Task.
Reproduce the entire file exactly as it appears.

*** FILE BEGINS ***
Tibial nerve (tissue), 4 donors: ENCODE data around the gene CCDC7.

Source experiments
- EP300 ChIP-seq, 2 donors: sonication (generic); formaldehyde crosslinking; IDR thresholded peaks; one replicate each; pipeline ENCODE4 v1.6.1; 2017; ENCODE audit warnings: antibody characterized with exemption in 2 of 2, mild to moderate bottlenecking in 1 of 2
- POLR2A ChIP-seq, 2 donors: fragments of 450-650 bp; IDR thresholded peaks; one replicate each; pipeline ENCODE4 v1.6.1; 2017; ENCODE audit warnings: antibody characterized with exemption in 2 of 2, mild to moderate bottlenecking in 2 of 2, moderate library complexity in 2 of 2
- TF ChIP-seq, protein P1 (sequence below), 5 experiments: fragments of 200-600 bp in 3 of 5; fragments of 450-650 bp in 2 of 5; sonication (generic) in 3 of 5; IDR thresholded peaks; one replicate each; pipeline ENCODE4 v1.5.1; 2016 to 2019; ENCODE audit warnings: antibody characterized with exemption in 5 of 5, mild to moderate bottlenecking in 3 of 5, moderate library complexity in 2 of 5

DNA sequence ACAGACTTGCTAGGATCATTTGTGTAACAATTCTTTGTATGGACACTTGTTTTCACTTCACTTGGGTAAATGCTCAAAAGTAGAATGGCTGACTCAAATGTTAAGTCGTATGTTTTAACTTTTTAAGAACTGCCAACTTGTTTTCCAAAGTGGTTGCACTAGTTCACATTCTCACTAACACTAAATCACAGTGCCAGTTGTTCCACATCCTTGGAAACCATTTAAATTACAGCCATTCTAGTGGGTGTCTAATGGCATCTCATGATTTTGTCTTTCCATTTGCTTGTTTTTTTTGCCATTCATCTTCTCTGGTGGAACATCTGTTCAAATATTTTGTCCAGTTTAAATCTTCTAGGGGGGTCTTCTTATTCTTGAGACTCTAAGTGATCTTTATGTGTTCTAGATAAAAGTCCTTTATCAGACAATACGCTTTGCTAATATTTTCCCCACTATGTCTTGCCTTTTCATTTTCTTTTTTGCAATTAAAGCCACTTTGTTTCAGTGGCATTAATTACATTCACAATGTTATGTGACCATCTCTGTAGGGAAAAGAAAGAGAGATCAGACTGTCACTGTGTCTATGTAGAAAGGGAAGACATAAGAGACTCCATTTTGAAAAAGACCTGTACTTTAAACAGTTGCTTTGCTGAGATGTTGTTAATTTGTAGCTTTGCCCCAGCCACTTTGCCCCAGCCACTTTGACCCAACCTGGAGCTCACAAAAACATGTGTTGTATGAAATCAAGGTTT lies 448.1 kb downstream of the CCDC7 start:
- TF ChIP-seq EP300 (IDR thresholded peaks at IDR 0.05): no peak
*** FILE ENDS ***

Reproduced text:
Tibial nerve (tissue), 4 donors: ENCODE data around the gene CCDC7.

Source experiments
- EP300 ChIP-seq, 2 donors: sonication (generic); formaldehyde crosslinking; IDR thresholded peaks; one replicate each; pipeline ENCODE4 v1.6.1; 2017; ENCODE audit warnings: antibody characterized with exemption in 2 of 2, mild to moderate bottlenecking in 1 of 2
- POLR2A ChIP-seq, 2 donors: fragments of 450-650 bp; IDR thresholded peaks; one replicate each; pipeline ENCODE4 v1.6.1; 2017; ENCODE audit warnings: antibody characterized with exemption in 2 of 2, mild to moderate bottlenecking in 2 of 2, moderate library complexity in 2 of 2
- TF ChIP-seq, protein P1 (sequence below), 5 experiments: fragments of 200-600 bp in 3 of 5; fragments of 450-650 bp in 2 of 5; sonication (generic) in 3 of 5; IDR thresholded peaks; one replicate each; pipeline ENCODE4 v1.5.1; 2016 to 2019; ENCODE audit warnings: antibody characterized with exemption in 5 of 5, mild to moderate bottlenecking in 3 of 5, moderate library complexity in 2 of 5

DNA sequence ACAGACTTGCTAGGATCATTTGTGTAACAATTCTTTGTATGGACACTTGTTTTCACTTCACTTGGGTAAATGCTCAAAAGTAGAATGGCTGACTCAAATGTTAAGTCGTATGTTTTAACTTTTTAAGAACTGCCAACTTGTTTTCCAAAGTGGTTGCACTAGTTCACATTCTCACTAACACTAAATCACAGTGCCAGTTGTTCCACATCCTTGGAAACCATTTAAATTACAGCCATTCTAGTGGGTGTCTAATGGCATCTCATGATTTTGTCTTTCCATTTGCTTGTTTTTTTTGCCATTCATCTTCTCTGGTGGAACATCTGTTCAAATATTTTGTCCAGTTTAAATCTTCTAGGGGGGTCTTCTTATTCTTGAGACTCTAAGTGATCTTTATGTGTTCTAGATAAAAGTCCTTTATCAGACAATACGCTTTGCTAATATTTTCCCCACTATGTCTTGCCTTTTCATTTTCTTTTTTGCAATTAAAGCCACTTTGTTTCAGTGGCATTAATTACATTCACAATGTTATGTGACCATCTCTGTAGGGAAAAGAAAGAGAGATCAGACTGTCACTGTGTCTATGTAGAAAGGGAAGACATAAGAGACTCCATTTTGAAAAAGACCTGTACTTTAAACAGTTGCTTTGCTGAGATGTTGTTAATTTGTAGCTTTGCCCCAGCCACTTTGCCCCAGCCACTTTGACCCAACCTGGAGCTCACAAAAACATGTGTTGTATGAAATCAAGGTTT lies 448.1 kb downstream of the CCDC7 start:
- TF ChIP-seq EP300 (IDR thresholded peaks at IDR 0.05): no peak